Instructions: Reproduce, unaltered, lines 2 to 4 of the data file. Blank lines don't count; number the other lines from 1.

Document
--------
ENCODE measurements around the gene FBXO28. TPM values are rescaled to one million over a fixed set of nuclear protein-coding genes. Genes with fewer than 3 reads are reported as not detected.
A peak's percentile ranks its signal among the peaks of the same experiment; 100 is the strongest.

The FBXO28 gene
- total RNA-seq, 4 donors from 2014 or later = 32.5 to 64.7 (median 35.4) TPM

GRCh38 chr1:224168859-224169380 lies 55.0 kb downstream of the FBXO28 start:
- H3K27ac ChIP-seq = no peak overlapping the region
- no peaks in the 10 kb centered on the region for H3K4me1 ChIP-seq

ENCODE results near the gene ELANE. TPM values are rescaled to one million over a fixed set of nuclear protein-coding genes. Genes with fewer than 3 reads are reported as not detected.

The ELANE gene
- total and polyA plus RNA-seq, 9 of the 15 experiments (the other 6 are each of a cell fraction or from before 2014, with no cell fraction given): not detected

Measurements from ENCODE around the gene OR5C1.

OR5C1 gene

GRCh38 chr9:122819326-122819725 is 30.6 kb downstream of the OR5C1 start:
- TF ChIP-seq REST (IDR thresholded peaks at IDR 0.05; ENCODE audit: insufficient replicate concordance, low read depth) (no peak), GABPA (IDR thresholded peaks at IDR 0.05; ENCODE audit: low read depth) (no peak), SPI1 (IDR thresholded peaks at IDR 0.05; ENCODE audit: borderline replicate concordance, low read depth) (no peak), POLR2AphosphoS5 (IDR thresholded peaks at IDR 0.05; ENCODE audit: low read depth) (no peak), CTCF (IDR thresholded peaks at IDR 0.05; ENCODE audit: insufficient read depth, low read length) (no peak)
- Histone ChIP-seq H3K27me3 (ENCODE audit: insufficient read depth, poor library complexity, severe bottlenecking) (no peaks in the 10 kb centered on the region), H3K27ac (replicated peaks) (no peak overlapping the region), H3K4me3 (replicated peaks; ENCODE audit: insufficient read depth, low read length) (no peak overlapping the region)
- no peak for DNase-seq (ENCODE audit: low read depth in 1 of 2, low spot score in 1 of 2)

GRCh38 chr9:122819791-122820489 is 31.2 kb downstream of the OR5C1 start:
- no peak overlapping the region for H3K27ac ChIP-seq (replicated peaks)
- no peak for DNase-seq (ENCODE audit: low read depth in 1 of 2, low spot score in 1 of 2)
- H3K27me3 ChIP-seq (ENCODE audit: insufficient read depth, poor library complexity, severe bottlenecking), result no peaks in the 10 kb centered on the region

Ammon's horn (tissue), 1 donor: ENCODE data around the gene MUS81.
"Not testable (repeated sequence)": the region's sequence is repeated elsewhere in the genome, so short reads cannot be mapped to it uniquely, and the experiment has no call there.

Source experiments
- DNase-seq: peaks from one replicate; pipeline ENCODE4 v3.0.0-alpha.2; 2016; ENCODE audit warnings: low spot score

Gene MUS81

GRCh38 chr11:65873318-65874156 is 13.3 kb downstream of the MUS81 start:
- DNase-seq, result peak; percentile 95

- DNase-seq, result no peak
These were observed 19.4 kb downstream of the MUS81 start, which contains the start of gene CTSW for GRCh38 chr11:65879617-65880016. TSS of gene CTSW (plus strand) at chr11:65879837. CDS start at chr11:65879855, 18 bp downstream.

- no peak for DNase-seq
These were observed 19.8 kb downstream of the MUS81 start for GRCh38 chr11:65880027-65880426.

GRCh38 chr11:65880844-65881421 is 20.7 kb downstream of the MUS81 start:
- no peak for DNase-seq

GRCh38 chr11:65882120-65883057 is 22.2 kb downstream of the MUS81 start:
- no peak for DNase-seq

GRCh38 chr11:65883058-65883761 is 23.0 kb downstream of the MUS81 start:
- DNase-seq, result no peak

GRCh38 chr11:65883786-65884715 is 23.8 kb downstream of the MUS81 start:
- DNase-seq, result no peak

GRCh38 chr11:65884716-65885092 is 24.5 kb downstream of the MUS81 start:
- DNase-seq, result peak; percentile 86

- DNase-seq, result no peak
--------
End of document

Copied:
A peak's percentile ranks its signal among the peaks of the same experiment; 100 is the strongest.

The FBXO28 gene
- total RNA-seq, 4 donors from 2014 or later = 32.5 to 64.7 (median 35.4) TPM